Members of the NBER's International Finance and Macroeconomics Program met in Cambridge on October 25. Research Associates Guido Lorenzoni of Northwestern University and Vivian Yue of Emory University organized the meeting. These researchers' papers were presented and discussed:
Chenzi Xu, Harvard University
Reshaping Global Trade: The Immediate and Long-Run Effects of Bank Failures
Xu provides evidence from the most severe banking crisis in British history that financial shocks can have a long-lasting impact on the patterns of international trade. The setting for the study is the unexpected failure in May 1866 of Overend and Gurney, London's largest interbank lender. Overend's failure led to widespread bank runs in London that caused 12 percent of British multinational banks to fail. These multinational banks played a dominant role in financing international trade during the 19th century. Using detailed archival records, Xu documents that 10 percent exposure to these failed banks led to 5.6 percent fewer exports the following year. Strikingly, the impact on international trade patterns persisted for almost four decades despite a rapid recovery of the banking sector following the crisis. There was limited within-country substitution, leading to permanent divergence in exports levels across countries: those more exposed to bank failures had 1.8 percent lower annual export growth from 1866-1914. Countries that faced high export competition and those that had little access to alternative forms of credit experienced more persistent effects.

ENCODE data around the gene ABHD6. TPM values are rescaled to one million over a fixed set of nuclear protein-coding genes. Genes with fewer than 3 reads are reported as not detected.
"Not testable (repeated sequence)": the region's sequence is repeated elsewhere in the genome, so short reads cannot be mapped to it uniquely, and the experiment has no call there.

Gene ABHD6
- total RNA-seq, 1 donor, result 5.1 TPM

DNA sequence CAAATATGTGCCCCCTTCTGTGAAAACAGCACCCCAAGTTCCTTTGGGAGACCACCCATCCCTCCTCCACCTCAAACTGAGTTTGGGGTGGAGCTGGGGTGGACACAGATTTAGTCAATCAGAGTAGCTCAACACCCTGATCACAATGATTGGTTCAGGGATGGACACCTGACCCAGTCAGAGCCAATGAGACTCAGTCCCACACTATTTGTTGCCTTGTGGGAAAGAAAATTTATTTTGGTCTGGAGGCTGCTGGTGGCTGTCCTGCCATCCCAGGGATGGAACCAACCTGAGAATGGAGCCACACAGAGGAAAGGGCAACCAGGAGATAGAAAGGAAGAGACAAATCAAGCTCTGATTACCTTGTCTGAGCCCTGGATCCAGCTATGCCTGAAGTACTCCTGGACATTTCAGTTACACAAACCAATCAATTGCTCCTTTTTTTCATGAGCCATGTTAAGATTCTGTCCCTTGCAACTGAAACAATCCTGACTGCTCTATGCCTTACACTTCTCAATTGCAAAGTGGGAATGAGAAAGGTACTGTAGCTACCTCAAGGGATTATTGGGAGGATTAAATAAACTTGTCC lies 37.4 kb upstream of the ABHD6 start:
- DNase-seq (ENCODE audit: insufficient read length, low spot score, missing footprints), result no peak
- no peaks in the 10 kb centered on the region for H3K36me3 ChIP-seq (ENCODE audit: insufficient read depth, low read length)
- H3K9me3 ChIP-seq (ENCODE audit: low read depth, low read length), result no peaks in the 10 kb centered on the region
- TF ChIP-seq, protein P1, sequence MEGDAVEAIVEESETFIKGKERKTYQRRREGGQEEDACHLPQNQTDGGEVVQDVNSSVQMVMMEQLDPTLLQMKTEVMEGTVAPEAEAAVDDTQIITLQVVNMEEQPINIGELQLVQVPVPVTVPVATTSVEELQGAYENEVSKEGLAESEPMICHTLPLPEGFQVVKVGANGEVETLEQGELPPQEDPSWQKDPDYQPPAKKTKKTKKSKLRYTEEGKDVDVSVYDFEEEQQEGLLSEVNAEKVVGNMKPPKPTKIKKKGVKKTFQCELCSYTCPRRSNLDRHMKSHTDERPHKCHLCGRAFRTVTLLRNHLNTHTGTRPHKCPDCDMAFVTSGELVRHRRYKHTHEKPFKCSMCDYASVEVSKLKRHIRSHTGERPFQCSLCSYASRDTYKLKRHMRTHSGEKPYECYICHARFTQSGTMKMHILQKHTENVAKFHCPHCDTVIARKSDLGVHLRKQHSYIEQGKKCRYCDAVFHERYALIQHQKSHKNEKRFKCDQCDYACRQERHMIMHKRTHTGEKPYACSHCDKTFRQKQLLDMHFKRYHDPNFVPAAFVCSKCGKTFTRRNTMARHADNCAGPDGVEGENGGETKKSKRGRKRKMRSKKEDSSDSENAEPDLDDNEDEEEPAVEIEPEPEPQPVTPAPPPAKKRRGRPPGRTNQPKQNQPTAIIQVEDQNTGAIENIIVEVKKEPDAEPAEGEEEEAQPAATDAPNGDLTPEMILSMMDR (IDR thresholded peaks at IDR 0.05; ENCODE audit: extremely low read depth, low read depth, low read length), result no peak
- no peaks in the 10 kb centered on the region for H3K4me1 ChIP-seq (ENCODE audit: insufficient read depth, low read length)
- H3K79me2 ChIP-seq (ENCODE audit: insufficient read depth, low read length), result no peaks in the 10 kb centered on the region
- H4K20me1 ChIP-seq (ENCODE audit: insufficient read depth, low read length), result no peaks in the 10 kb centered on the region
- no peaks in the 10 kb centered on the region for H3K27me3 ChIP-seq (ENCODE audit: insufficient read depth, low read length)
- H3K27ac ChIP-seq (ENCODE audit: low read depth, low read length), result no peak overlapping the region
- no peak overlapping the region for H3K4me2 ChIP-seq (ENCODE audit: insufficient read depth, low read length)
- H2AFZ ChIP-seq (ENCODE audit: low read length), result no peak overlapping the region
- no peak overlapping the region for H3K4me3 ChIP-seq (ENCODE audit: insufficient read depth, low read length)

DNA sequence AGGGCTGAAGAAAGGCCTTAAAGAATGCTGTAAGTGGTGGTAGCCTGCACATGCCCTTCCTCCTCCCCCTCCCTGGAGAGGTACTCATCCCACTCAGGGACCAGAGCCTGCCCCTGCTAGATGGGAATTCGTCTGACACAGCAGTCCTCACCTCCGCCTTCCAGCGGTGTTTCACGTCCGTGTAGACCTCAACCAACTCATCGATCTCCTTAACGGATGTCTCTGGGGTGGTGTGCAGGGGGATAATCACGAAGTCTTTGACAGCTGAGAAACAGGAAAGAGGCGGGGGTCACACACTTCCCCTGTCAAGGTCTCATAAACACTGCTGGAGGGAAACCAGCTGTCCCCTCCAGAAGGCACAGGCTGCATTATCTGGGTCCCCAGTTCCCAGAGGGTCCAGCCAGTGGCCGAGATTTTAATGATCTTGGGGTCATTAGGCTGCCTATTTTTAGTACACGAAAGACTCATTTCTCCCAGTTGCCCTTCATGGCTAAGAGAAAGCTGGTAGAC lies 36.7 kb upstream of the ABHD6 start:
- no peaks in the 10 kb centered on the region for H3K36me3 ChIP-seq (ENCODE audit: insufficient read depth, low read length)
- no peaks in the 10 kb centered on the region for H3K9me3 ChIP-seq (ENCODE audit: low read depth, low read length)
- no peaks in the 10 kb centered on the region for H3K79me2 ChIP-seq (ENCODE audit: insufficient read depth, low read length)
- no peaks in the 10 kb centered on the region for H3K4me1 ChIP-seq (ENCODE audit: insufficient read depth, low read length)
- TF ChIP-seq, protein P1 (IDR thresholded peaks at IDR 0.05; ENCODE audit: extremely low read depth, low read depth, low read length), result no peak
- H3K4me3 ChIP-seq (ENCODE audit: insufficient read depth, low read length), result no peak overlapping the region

Jordi Galí, CREI and NBER
Uncovered Interest Parity, Forward Guidance and the Exchange Rate
Galí analyze the effectiveness of forward guidance policies in open economies, focusing on the role played by the exchange rate in their transmission. Under uncovered interest parity (UIP), the effect on the real exchange rate of an anticipated change in the real interest rate does not decline with the horizon. Empirical evidence using U.S., euro area and UK data points to a substantial deviation from that invariance prediction: expectations of interest rate differentials in the near (distant) future are shown to have much larger (smaller) effects on the real exchange rate than is implied by UIP. Some possible explanations are discussed.
Gabriel Chodorow-Reich, Harvard University and NBER; Loukas Karabarbounis, University of Minnesota and NBER; and Rohan Kekre, University of Chicago
The Macroeconomics of the Greek Depression (NBER Working Paper 25900)